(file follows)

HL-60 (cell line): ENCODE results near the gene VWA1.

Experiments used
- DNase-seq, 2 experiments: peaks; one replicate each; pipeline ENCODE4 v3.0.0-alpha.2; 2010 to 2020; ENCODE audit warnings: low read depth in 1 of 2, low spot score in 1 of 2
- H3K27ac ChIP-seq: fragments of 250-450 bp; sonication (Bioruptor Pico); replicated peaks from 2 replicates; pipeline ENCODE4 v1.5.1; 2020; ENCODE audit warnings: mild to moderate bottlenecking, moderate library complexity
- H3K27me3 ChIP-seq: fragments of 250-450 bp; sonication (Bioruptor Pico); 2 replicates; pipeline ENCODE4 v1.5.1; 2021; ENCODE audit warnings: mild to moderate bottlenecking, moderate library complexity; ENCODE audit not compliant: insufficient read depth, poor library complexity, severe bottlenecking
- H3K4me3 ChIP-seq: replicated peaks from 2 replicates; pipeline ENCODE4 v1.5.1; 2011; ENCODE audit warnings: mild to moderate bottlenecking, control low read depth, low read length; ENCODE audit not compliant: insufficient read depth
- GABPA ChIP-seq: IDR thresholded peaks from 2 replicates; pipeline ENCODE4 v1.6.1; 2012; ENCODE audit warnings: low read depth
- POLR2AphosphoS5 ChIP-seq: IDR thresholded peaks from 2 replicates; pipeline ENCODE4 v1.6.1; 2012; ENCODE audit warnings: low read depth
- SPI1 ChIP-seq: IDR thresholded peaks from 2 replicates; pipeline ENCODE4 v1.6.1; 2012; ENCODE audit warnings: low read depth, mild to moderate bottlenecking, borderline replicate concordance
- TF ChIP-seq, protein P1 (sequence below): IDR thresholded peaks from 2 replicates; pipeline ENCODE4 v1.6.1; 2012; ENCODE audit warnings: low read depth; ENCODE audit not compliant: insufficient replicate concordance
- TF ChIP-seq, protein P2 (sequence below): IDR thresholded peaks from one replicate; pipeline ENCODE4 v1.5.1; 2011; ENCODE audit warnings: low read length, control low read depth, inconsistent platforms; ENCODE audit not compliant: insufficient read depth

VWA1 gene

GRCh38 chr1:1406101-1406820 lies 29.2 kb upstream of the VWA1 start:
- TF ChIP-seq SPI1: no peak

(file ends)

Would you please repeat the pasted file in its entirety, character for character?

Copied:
HL-60 (cell line): ENCODE results near the gene VWA1.

Experiments used
- DNase-seq, 2 experiments: peaks; one replicate each; pipeline ENCODE4 v3.0.0-alpha.2; 2010 to 2020; ENCODE audit warnings: low read depth in 1 of 2, low spot score in 1 of 2
- H3K27ac ChIP-seq: fragments of 250-450 bp; sonication (Bioruptor Pico); replicated peaks from 2 replicates; pipeline ENCODE4 v1.5.1; 2020; ENCODE audit warnings: mild to moderate bottlenecking, moderate library complexity
- H3K27me3 ChIP-seq: fragments of 250-450 bp; sonication (Bioruptor Pico); 2 replicates; pipeline ENCODE4 v1.5.1; 2021; ENCODE audit warnings: mild to moderate bottlenecking, moderate library complexity; ENCODE audit not compliant: insufficient read depth, poor library complexity, severe bottlenecking
- H3K4me3 ChIP-seq: replicated peaks from 2 replicates; pipeline ENCODE4 v1.5.1; 2011; ENCODE audit warnings: mild to moderate bottlenecking, control low read depth, low read length; ENCODE audit not compliant: insufficient read depth
- GABPA ChIP-seq: IDR thresholded peaks from 2 replicates; pipeline ENCODE4 v1.6.1; 2012; ENCODE audit warnings: low read depth
- POLR2AphosphoS5 ChIP-seq: IDR thresholded peaks from 2 replicates; pipeline ENCODE4 v1.6.1; 2012; ENCODE audit warnings: low read depth
- SPI1 ChIP-seq: IDR thresholded peaks from 2 replicates; pipeline ENCODE4 v1.6.1; 2012; ENCODE audit warnings: low read depth, mild to moderate bottlenecking, borderline replicate concordance
- TF ChIP-seq, protein P1 (sequence below): IDR thresholded peaks from 2 replicates; pipeline ENCODE4 v1.6.1; 2012; ENCODE audit warnings: low read depth; ENCODE audit not compliant: insufficient replicate concordance
- TF ChIP-seq, protein P2 (sequence below): IDR thresholded peaks from one replicate; pipeline ENCODE4 v1.5.1; 2011; ENCODE audit warnings: low read length, control low read depth, inconsistent platforms; ENCODE audit not compliant: insufficient read depth

VWA1 gene

GRCh38 chr1:1406101-1406820 lies 29.2 kb upstream of the VWA1 start:
- TF ChIP-seq SPI1: no peak